Legislative or regulatory action could adversely affect our stockholders or us. In recent years, numerous legislative, judicial and administrative changes have been made to the federal income tax laws applicable to investments in REITs and similar entities. Additional changes to tax laws are likely to continue to occur in the future, and any such changes may adversely impact our ability to qualify as a REIT, our tax treatment as a REIT, our ability to comply with contractual obligations or the tax treatment of our stockholders and limited partners. Also, the law relating to the tax treatment of other entities, or an investment in other entities, could change, making an investment in such other entities more attractive relative to an investment in a REIT.

The 2017 Tax Legislation has significantly changed the U.S. federal income taxation of U.S. businesses and their owners, including REITs and their stockholders. Changes made by the 2017 Tax Legislation that could affect us and our stockholders include:


32



temporarily reducing individual U.S. federal income tax rates on ordinary income; the highest individual U.S. federal income tax rate has been reduced from 39.6% to 37% for taxable years beginning after December 31, 2017 and before January 1, 2026;

permanently eliminating the progressive corporate tax rate structure, which previously imposed a maximum corporate tax rate of 35%, and replacing it with a flat corporate tax rate of 21%;

permitting a deduction for certain pass-through business income, including dividends received by our stockholders from us that are not designated by us as capital gain dividends or qualified dividend income, which will allow individuals, trusts, and estates to deduct up to 20% of such amounts for taxable years beginning after December 31, 2017 and before January 1, 2026;

reducing the highest rate of withholding with respect to our distributions to non-U.S. stockholders that are treated as attributable to gains from the sale or exchange of U.S. real property interests from 35% to 21%;

limiting our deduction for net operating losses arising in taxable years beginning after December 31, 2017 to 80% of REIT taxable income;

generally limiting the deduction for net business interest expense in excess of 30% of a business’ “adjusted taxable income,” except for taxpayers (including most equity REITs) that engage in certain real estate businesses and elect out of this rule (provided that such electing taxpayers must use an alternative depreciation system with longer depreciation periods);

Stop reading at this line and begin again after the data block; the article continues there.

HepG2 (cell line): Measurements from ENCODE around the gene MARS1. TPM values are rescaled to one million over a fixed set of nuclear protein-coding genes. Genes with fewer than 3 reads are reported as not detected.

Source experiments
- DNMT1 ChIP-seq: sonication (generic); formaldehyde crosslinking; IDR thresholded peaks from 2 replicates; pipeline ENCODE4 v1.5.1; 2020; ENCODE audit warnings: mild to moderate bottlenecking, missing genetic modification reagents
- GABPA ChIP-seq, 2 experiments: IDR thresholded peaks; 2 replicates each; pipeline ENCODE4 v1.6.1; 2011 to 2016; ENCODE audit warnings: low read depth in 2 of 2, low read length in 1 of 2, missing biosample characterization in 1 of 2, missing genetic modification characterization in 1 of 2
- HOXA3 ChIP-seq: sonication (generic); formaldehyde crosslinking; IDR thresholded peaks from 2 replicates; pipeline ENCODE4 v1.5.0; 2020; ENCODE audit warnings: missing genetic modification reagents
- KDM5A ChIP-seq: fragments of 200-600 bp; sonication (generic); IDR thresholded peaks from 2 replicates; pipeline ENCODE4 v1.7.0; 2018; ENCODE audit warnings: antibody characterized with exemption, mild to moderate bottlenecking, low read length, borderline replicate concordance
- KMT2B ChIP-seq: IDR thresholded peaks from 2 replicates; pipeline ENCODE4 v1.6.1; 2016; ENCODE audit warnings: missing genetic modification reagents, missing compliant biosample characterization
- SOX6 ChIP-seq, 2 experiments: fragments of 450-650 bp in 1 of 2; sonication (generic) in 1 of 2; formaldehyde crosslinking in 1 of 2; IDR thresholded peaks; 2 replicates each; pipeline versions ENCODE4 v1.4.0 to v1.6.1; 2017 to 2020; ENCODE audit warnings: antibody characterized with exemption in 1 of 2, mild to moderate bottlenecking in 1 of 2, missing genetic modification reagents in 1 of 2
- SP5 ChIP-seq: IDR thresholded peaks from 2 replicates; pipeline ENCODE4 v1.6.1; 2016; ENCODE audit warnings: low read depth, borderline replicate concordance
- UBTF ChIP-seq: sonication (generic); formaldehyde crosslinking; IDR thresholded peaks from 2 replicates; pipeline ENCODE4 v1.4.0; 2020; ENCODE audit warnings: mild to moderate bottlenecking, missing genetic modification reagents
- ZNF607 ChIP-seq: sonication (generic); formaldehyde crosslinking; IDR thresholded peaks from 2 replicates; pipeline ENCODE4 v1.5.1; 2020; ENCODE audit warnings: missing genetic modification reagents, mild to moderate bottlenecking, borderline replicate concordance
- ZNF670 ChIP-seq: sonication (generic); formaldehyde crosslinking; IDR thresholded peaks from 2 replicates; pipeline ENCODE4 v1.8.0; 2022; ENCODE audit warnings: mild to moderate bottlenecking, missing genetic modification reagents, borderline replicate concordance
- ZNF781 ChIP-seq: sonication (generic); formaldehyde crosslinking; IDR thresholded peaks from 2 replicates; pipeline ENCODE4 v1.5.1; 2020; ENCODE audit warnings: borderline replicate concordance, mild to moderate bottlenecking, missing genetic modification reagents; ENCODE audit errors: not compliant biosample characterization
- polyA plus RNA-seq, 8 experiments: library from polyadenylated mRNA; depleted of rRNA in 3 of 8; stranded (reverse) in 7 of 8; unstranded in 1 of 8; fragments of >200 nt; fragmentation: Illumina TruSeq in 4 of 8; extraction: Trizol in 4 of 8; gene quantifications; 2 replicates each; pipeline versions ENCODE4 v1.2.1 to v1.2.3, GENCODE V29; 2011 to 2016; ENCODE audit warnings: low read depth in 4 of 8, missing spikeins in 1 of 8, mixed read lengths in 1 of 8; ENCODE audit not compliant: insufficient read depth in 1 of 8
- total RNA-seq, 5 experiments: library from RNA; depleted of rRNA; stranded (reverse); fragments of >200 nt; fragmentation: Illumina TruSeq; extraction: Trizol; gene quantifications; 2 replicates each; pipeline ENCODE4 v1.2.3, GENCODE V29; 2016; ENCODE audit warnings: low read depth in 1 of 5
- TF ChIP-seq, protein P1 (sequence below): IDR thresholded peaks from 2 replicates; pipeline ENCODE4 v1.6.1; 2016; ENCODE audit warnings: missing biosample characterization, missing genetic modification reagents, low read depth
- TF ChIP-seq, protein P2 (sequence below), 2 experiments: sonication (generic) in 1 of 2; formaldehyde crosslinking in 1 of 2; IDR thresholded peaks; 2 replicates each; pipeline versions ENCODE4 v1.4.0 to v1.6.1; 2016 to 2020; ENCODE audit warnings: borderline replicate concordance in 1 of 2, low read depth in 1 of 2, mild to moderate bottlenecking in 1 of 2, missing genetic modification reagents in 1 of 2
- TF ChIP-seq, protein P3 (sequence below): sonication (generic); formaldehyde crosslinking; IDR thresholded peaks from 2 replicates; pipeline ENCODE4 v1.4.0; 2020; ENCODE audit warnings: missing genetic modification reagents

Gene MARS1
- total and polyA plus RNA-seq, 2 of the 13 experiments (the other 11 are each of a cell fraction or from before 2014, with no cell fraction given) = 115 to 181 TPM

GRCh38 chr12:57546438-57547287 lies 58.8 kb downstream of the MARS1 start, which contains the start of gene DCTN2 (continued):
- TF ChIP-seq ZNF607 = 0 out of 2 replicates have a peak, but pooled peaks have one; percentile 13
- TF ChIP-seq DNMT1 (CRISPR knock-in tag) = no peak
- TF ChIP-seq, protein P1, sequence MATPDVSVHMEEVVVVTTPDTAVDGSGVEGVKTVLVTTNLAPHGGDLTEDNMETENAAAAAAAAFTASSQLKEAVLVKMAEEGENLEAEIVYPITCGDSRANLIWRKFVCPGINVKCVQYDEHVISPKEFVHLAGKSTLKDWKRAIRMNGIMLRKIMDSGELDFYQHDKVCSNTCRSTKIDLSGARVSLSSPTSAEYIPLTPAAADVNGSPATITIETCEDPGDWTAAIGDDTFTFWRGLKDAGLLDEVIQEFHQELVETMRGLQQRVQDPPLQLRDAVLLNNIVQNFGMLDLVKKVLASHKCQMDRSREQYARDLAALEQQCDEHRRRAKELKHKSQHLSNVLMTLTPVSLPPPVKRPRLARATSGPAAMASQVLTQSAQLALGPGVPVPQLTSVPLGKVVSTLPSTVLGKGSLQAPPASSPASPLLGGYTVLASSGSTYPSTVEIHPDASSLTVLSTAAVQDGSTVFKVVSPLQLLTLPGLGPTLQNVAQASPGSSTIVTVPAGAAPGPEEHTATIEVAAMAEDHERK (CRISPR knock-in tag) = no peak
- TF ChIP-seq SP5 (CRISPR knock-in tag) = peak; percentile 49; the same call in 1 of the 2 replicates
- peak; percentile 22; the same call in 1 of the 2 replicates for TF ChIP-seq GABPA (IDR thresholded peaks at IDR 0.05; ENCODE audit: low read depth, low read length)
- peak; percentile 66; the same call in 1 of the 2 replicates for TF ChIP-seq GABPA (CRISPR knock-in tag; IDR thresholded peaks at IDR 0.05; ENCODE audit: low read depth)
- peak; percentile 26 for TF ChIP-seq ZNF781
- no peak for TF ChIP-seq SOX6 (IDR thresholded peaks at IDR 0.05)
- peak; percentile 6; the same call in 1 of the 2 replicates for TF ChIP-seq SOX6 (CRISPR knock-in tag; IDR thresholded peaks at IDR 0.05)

eliminating the corporate alternative minimum tax, for taxable years after December 31, 2017;

requiring us to take into account certain income no later than when we take it into account on applicable financial statements, even if financial statements take such income into account before it accrues under otherwise applicable Code rules; and

repealing the performance-based compensation exception to the $1 million deduction limit on executive compensation and expanding the scope of employees to whom the limit applies.

Many of these changes are effective immediately, without any transition periods or grandfathering for existing transactions. The legislation is unclear in many respects and could be subject to potential amendments and technical corrections, as well as interpretations and implementing regulations by the U.S. Treasury Department and IRS, any of which could lessen or increase the impact of the legislation. In addition, it is unclear how these U.S. federal income tax changes will affect state and local taxation, which often uses federal taxable income as a starting point for computing state and local tax liabilities. While some of the changes made by the tax legislation may adversely affect us in one or more reporting periods and prospectively, other changes may be beneficial on a going forward basis. We continue to work with our tax advisors and auditors to determine the full impact that the recent tax legislation as a whole will have on us.


ITEM 1B.
UNRESOLVED STAFF COMMENTS

None.


33



ITEM 2.    PROPERTIES

General

Our stabilized portfolio of operating properties was comprised of the following properties at December 31, 2017:

 
Number of
Buildings
 
Rentable
Square Feet
 
Number of
Tenants
 
Percentage 
Occupied
 
Percentage Leased
Stabilized Office Properties
101

 
13,720,597

 
511

 
95.2
%
 
96.9
%
 
Number of
Buildings
 
Number of Units
 
2017 Average Occupancy
Stabilized Residential Property
1

 
200

 
70.2
%

Our stabilized portfolio includes all of our properties with the exception of development and redevelopment properties currently under construction or committed for construction, “lease-up” properties, real estate assets held for sale and undeveloped land. We define redevelopment properties as those properties for which we expect to spend significant development and construction costs on the existing or acquired buildings pursuant to a formal plan, the intended result of which is a higher economic return on the property. We define “lease-up” properties as office and retail properties we recently developed or redeveloped that have not yet reached 95% occupancy and are within one year following cessation of major construction activities.